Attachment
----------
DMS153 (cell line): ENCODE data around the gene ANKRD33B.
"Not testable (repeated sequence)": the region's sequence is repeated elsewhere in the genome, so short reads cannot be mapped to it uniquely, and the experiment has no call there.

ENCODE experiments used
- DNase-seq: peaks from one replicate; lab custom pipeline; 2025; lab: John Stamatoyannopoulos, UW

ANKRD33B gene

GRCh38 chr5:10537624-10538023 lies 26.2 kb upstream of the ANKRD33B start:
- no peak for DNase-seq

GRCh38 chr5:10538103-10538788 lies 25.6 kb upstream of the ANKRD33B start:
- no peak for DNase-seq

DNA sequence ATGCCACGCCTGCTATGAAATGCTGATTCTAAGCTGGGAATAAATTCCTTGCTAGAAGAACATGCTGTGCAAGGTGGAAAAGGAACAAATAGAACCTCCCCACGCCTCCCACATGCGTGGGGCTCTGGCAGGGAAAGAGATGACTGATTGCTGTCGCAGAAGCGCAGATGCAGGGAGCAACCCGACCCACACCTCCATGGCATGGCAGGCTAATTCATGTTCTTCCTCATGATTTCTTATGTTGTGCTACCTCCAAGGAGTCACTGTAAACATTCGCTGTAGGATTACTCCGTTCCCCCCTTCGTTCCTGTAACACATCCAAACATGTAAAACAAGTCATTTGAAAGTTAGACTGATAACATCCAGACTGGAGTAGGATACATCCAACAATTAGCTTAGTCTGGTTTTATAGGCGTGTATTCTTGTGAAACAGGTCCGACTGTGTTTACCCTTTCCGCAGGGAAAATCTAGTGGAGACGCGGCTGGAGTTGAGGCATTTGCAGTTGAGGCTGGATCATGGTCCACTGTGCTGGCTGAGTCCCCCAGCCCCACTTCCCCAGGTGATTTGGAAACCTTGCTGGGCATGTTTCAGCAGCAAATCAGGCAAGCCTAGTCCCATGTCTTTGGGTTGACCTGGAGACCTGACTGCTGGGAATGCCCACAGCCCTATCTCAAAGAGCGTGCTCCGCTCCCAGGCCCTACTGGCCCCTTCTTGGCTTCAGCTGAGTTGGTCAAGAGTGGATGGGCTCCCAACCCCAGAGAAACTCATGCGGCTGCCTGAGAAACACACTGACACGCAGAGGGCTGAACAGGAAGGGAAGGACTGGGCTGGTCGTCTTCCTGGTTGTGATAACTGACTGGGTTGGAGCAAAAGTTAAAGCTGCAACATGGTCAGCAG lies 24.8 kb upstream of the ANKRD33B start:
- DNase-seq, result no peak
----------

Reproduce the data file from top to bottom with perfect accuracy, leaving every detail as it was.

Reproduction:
DMS153 (cell line): ENCODE data around the gene ANKRD33B.
"Not testable (repeated sequence)": the region's sequence is repeated elsewhere in the genome, so short reads cannot be mapped to it uniquely, and the experiment has no call there.

ENCODE experiments used
- DNase-seq: peaks from one replicate; lab custom pipeline; 2025; lab: John Stamatoyannopoulos, UW

ANKRD33B gene

GRCh38 chr5:10537624-10538023 lies 26.2 kb upstream of the ANKRD33B start:
- no peak for DNase-seq

GRCh38 chr5:10538103-10538788 lies 25.6 kb upstream of the ANKRD33B start:
- no peak for DNase-seq

DNA sequence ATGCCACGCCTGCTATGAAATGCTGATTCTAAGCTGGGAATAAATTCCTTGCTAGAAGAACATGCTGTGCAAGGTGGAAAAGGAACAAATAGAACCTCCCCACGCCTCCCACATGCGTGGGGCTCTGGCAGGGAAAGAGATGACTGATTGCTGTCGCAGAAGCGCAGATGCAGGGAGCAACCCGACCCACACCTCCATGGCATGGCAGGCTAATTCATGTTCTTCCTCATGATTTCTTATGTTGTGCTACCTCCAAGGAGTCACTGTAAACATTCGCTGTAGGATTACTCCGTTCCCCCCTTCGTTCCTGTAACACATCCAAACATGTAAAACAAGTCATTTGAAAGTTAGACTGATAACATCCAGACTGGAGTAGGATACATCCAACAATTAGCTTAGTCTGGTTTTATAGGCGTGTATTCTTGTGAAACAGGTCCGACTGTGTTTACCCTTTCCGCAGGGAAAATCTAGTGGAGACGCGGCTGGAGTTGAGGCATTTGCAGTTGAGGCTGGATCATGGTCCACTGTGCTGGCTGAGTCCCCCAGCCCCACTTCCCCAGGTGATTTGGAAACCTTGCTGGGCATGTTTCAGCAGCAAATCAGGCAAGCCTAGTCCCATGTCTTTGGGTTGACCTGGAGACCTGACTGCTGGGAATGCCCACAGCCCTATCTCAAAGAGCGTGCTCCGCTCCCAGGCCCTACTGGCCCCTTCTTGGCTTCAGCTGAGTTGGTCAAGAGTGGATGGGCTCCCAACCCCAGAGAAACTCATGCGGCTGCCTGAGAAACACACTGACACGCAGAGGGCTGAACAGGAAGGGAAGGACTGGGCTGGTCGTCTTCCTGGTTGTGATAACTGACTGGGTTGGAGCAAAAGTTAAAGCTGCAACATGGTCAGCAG lies 24.8 kb upstream of the ANKRD33B start:
- DNase-seq, result no peak